My breath caught in my throat as I was sent tumbling towards the ground. I quickly caught the fall, heartrate slowing as I surveyed the root and rock strewn path to Mt. Dickerman. Rapidly, adrenaline surged through my body a second time as I remembered that I was hiking solo, on a weekday and had not seen anyone for miles. No one to catch a fall, a twisted ankle or sprain. Simple root stumbles mean something very different for survival on a solo jaunt.
Later that afternoon, I emerged on the summit with expansive views in every direction. With no one else to congratulate and celebrate with, I let the small, quiet triumph swell within my chest. I made it here, of my own volition, putting one foot in front of the other, nothing but my own willpower to stop me from turning around. The struggle was mine alone to suffer, but the joy was mine as well, and sitting on the top of the peak on a Wednesday, I felt like one of the lucky ones.
When I was able to run (pre-shin splints), I almost always ran alone. It was time to clear my head, pay attention to the minutiae of my body. Hiking had always been separate from that. Even in a group, I often walk silently for many of the miles, simply running out of things to say. But there isn’t that second layer of thoughts that come from being truly alone. It wasn’t until this solo trip up Mt. Dickerman that I realized how much I miss the second layer. Hopefully, sometime soon I will be able to run again, but until then, solo trips up the trail will have to do.
Mt. Dickerman Trail
I arrived to the parking lot and laced up my boots slowly. I was excited to be hiking on a Wednesday, but the prospect of doing it alone caused a little hesitation. Still, I finished gearing up and walked to the trailhead.
Switchback followed switchback and I fell into a steady rhythm. The trail continued relentlessly uphill and I paused when breathing became difficult, only to plunge back in. Cutting through dense forest, large boulders occasionally breaking up the monotony, my brain finally had time to process the past month. I had been working on a boat in the San Juan Islands, getting plenty of time outdoors and in nature, but nothing compares to the meditative sense of simply placing one foot in front of the other for hours on end. My chore list for the next day was endless, but being here was the priority.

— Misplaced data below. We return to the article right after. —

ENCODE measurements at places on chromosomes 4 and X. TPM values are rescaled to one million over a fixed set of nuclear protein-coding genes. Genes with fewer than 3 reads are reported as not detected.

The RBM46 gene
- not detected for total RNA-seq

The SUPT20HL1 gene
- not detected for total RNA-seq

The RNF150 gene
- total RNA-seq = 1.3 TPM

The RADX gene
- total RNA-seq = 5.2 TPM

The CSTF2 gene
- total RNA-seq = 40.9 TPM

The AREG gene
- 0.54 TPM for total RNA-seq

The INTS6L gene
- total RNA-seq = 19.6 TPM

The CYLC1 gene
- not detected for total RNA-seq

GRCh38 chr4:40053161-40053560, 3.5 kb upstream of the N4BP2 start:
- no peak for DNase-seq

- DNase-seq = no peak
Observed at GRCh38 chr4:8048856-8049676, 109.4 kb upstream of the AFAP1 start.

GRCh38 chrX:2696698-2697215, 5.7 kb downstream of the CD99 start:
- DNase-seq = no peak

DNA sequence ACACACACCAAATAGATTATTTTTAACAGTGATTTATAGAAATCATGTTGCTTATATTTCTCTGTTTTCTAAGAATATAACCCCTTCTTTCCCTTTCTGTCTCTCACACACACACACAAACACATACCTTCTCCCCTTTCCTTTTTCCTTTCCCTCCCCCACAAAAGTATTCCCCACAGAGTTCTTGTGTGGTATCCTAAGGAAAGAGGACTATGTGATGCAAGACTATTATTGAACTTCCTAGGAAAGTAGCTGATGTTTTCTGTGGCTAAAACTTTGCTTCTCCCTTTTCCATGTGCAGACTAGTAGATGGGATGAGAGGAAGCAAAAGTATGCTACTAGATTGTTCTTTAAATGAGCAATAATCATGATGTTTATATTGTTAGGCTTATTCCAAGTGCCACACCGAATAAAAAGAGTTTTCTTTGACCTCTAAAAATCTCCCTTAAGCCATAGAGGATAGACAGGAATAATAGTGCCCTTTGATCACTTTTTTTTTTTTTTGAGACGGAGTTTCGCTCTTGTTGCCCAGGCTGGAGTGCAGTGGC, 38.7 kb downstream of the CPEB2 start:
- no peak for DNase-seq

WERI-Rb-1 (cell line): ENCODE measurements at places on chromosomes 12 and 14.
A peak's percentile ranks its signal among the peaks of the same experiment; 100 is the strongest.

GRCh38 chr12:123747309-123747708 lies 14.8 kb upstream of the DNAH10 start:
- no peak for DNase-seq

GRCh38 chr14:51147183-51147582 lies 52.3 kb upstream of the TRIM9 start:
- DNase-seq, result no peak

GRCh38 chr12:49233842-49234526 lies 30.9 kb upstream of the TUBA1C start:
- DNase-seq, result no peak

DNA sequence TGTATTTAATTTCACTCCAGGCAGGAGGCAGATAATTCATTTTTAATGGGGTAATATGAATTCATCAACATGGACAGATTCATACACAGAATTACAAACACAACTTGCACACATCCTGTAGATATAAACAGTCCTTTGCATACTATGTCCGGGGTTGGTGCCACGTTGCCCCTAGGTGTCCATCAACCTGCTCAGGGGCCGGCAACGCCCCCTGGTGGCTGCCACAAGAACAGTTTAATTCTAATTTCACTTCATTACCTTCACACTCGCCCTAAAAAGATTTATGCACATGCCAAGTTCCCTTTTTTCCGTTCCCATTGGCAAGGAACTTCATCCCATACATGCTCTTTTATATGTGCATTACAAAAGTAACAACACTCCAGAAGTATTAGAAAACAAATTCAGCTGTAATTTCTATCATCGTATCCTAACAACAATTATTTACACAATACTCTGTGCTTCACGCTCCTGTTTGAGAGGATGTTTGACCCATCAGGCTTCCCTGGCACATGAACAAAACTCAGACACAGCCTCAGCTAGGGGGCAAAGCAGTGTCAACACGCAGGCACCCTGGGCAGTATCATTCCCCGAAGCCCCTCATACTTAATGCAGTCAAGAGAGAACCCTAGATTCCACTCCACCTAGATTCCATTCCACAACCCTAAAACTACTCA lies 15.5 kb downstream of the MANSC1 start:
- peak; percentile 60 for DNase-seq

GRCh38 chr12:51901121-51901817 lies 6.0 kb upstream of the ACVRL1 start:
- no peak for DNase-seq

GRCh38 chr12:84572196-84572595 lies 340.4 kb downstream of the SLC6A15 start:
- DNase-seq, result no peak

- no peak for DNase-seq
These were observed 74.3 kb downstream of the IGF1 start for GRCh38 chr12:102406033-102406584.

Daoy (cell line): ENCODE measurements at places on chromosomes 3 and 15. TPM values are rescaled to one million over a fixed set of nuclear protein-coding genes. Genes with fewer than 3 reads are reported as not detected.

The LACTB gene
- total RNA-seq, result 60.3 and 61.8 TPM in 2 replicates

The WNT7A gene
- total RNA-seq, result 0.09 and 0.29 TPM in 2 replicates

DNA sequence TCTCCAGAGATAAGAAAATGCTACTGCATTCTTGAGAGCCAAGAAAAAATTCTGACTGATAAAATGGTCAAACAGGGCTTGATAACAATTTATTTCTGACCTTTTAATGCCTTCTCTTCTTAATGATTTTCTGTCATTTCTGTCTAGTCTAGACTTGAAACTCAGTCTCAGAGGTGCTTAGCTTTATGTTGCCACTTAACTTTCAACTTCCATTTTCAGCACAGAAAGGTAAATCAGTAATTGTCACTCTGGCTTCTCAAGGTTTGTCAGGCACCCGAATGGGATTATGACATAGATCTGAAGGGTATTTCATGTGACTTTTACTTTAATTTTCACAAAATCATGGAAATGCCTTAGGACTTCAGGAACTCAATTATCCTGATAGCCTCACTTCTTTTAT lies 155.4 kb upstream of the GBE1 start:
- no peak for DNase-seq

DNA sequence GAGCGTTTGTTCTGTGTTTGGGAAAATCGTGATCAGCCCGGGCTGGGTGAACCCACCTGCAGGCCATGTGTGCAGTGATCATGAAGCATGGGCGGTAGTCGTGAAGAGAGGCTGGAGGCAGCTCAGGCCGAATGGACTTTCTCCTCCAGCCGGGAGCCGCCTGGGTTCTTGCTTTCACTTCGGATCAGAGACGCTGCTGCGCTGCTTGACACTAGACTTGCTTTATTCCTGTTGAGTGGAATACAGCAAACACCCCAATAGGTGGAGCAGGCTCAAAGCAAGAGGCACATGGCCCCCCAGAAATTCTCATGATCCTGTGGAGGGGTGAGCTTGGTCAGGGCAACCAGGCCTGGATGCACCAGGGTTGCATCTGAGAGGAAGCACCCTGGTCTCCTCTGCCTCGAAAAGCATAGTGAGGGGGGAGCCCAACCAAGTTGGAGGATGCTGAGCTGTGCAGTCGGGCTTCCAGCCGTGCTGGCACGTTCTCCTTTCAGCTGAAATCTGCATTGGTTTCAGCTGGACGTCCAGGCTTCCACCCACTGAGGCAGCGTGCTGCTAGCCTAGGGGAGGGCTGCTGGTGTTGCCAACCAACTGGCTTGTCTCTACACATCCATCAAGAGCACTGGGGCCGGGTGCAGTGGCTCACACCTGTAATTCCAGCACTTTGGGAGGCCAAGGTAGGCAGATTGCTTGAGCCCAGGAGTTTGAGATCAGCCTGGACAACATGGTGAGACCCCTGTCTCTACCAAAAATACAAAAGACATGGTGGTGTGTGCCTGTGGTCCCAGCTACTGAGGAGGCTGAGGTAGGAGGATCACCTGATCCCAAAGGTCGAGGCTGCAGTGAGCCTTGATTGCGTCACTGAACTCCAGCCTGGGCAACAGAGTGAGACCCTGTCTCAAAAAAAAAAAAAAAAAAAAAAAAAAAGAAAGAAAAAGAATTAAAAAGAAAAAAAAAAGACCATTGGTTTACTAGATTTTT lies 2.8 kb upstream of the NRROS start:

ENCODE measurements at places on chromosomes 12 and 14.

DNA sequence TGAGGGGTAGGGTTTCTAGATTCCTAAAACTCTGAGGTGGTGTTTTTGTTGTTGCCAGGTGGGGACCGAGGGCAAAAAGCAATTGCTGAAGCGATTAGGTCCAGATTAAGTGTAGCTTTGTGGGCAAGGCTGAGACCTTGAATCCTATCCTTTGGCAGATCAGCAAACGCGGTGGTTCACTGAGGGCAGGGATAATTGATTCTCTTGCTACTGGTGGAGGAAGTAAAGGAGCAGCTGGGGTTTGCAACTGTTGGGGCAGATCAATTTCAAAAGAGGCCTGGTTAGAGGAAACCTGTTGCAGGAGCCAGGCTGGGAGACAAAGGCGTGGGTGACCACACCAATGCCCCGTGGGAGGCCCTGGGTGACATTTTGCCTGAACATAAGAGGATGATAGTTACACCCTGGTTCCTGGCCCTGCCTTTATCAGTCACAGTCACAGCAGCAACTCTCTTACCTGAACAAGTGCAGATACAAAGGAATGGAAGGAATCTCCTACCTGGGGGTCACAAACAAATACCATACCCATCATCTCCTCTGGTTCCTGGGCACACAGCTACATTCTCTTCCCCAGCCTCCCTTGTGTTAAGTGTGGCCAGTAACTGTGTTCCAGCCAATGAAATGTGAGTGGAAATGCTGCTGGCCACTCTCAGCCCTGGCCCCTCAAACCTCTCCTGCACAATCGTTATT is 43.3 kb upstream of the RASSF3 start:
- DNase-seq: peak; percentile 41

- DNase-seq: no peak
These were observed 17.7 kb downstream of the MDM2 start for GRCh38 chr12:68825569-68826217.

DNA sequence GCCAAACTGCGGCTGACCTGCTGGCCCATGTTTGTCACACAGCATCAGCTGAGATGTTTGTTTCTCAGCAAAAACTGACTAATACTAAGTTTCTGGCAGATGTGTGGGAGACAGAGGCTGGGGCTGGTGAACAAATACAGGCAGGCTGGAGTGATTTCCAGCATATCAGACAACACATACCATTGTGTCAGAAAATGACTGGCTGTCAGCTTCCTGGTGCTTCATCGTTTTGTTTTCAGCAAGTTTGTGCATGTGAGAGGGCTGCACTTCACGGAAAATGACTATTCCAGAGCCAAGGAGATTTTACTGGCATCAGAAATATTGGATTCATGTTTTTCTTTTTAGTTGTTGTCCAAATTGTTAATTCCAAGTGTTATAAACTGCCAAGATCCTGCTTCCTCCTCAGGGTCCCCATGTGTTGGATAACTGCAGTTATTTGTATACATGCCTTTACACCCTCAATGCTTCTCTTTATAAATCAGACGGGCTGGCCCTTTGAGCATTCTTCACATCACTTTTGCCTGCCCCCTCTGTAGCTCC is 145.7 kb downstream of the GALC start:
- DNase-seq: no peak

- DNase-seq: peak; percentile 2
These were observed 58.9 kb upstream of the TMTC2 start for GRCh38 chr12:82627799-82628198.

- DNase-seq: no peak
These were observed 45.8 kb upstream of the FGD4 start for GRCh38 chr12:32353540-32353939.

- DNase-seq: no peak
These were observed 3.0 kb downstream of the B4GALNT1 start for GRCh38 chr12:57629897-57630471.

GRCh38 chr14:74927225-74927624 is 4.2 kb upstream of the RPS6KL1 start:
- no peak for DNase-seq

The dense forest began to open up, offering glimpses of the Mountain Loop peaks. Trees began to shrink and were replaced with blueberry bushes. Each berry was sweeter than the last and I had stained fingertips in no time. After pausing to gobble berries every 25 feet, I finally managed to reach the open meadows before the summit.
The meadows provided phenomenal views of the surrounding peaks, but I knew the summit awaited me, so I hurried along. Puffing my way up more switchbacks, I pulled every bit of motivation I knew and finally crested the ridge, reaching the summit.
“These blueberries are good, but the views from the summit aren’t too good today” I was warned as I passed a gentleman on the trail. While the final layer of peaks was obstructed by a smoky haze, the view was still pretty damn good.
I dropped my pack and grabbed my camera. With the summit to myself, I began to run from viewpoint to viewpoint, unable to believe the spectacle. Eventually I calmed enough to take some pictures and enjoy lunch. I was soon joined by another hiker and enjoyed the company of one other person in this lovely location.
After an hour of reveling at the top, I noticed the dark clouds that had been forming on the horizon begin to approach. I cleaned up my gear and began heading down the trail. I had to stop to enjoy the meadow one last time before entering what I knew would be a long, tedious trip down the endless switchbacks.
The miles melted away until I was once again in the dense woods. Eventually swearing that I would avoid all switchbacks in the future, I saw the parking lot and emerged, safe and sound at my car.